Citing the need for increased efficiency, the nation's two leading hospital associations have joined the American Association of Preferred Provider Organizations in its call for universal PPO credentialing standards.
But some questioned whether the groups' newly voiced support was as much a well-disguised jab at the Joint Commission on Accreditation of Healthcare Organizations as it was a policy endorsement.
The Washington-based AAPPO last week announced that it won the backing of the American Hospital Association and the Federation of American Hospitals in its effort to compel the nation's top three accrediting bodies-the JCAHO, the National Commission for Quality Assurance and URAC-to collaborate on a single set of provider credentialing standards for PPOs.
Credentialing is the process by which health plans establish and verify the qualifications of their network providers. It's a key facet of the broader accreditation process, which the AAPPO also ultimately would like to see standardized for PPOs.
Currently, the JCAHO, the NCQA and URAC are vying for control of the burgeoning PPO accreditation market, with each touting their own quality measures and guidelines. This hodgepodge of standards, though, is inflating costs and creating regulatory headaches for the PPO industry and healthcare purchasers, the AAPPO said.
"Ideally, we'd like to see the entire accreditation process unified, but we're taking it one step at a time," said AAPPO spokesman Chris McNamara. "Credentialing is a logical place to start because it's a critical component (of accreditation) and a key quality measure."
Both the AHA and the federation have asserted that creating universal credentialing standards would reduce the provider confusion and administrative costs associated with meeting the varying requirements of multiple accrediting bodies.
"These efforts clearly benefit our shared goals of applying resources efficiently to ensure quality healthcare and of maximizing the resources devoted to direct patient care," AHA Executive Vice President Richard Pollack wrote in a Feb. 4 letter to the AAPPO.
The support, though, came just weeks after the JCAHO formally teamed up with the Leapfrog Group, a consortium of 96 large healthcare purchasers, to release a controversial report on how well hospitals are meeting the purchasing group's independent patient-safety standards.
The report rankled the AHA and federation because it evaluated hospitals by using criteria that differ from those they are proposing. The hospital associations criticized some of the criteria as too stringent and said they hoped Leapfrog, the JCAHO and others would prevent confusion by using the patient-safety standards developed for the hospital groups by Santa Barbara, Calif.-based consulting firm Protocare.
Both the AHA and the federation denied that their backing of universal credentialing was a sign of growing tension between the hospital associations and the Oakbrook Terrace, Ill.-based JCAHO. They pointed out that it was the AAPPO that solicited outside support in order to time it with the AAPPO's annual forum last week.
"I'm very aware of the timing of all this, but there was certainly no ulterior motive here," said Karen Fernandes, chairwoman of the federation's quality committee. "The issue (of universal credentialing) was presented to us, and we felt that it was of great importance to support."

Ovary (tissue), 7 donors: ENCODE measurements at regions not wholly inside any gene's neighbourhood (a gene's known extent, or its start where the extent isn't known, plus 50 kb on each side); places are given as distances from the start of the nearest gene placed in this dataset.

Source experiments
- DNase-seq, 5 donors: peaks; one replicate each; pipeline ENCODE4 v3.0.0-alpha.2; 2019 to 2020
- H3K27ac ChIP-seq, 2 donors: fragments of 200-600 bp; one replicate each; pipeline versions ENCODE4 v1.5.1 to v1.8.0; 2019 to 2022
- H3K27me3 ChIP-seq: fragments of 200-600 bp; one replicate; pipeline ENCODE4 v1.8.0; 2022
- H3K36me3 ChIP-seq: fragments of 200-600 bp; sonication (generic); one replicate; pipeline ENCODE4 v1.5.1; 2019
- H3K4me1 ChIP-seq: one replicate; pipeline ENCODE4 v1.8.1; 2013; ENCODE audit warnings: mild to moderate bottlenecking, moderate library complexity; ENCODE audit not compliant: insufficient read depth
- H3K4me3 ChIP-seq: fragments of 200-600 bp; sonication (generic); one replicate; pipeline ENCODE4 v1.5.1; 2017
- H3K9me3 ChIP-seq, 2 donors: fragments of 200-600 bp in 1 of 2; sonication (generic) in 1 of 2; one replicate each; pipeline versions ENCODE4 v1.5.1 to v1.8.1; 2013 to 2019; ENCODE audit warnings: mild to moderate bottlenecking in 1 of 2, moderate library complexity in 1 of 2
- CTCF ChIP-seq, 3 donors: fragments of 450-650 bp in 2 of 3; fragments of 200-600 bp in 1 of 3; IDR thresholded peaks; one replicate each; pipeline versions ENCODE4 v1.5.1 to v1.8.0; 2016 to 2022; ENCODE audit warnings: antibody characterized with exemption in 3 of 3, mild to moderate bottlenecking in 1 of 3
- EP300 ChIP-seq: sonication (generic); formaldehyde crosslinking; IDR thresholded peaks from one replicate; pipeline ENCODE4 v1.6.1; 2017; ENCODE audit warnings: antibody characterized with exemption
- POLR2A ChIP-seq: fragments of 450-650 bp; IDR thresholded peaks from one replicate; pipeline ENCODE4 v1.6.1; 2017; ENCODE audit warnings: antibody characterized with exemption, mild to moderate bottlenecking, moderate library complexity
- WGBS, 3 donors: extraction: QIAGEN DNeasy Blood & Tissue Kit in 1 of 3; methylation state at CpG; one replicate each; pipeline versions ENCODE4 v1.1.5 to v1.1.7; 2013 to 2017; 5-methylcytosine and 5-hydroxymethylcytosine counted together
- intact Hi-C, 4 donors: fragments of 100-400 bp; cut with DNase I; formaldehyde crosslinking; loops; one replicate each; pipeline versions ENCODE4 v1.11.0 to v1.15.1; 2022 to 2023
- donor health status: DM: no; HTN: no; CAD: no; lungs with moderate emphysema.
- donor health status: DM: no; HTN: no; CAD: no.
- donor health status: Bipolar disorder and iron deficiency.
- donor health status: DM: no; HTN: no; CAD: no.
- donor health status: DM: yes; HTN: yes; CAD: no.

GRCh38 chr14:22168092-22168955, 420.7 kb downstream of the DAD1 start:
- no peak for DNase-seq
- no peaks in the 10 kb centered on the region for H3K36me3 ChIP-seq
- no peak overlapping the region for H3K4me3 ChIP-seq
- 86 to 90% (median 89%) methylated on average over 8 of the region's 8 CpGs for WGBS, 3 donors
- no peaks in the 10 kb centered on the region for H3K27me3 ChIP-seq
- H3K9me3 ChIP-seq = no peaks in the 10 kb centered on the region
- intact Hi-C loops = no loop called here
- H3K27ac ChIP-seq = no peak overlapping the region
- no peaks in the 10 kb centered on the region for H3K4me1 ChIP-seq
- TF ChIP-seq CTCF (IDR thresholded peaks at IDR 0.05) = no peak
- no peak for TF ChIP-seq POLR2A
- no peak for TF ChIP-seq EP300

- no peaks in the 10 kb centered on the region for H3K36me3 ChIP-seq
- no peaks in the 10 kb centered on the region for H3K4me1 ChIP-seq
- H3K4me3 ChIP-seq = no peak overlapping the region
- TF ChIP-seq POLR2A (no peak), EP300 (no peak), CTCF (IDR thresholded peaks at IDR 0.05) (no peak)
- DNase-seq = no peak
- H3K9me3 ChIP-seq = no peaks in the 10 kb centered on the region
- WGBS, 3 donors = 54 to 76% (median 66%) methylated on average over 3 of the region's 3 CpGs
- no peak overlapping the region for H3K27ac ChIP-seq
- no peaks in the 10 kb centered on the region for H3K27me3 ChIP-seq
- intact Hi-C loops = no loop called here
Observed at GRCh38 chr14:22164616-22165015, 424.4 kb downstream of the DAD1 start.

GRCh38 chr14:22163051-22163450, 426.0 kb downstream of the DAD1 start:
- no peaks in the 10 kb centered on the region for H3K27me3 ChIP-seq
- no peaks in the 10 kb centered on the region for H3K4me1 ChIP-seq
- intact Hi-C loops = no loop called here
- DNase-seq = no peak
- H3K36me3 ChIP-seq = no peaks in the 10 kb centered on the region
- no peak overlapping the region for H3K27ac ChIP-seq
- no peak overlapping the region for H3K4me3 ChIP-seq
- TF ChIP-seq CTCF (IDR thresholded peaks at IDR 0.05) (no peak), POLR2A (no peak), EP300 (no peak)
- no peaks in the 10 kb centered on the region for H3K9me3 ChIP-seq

The JCAHO and its competitors, nevertheless, could have much to lose if they agree to create a uniform set of credentialing standards. At stake is the potentially lucrative-yet still largely untapped-PPO market. Roughly 110 million Americans are enrolled in some 500 PPOs nationwide and the market is expected to expand an average of 15% annually during next five years (See chart, p. 10).
Currently, the JCAHO, the NCQA and URAC can each charge the same PPO significant fees for their review processes. But if a uniform standard were in place, PPOs would have to be accredited only once-thereby drastically diminishing the pool of potential customers.
"It's true that by eliminating competition you're eliminating some business opportunities," said Margaret Van Amringe, the JCAHO's vice president of external relations.
That's not to say, though, that the accrediting agencies have been dragging their feet, Van Amringe is quick to add. The three organizations have been meeting since last year-well before the AAPPO launched its effort-to discuss ways to unify their credentialing standards.
"They didn't drive us to the table. We were already at the table," Van Amringe said.
But the negotiations haven't been easy, she said. After reviewing 33 general credentialing areas, the agencies found that they held the same standards for only four of them. These included relatively simple issues such as how often to require recredentialing.
The organizations are now working to hammer out uniform standards for 11 other "relatively flexible" areas by this summer. The remaining 18 areas, however, "will be the real toughies," Van Amringe said.
"We've grown up with different histories. We each have different philosophies and issues that are especially important to us," Van Amringe said of the three accrediting bodies. "That's where it becomes difficult to reach an agreement."
Some managed-care leaders have said they don't want to see PPO accreditation dominated by the JCAHO, an organization that has made its mark accrediting hospitals. The JCAHO now accredits 75 HMOs and PPOs, while the NCQA accredits 282, or roughly half of the nation's health plans. URAC accredits 85 health plans.
Ultimately, though, the AAPPO doesn't care which organization takes the lead as long as a uniform, industrywide set of standards is established.
"Right now, I don't think any of them alone are addressing all of the concerns of the PPO industry," McNamara said. "The JCAHO isn't, the NCQA isn't, and URAC isn't. It's going to have to be a mutual effort."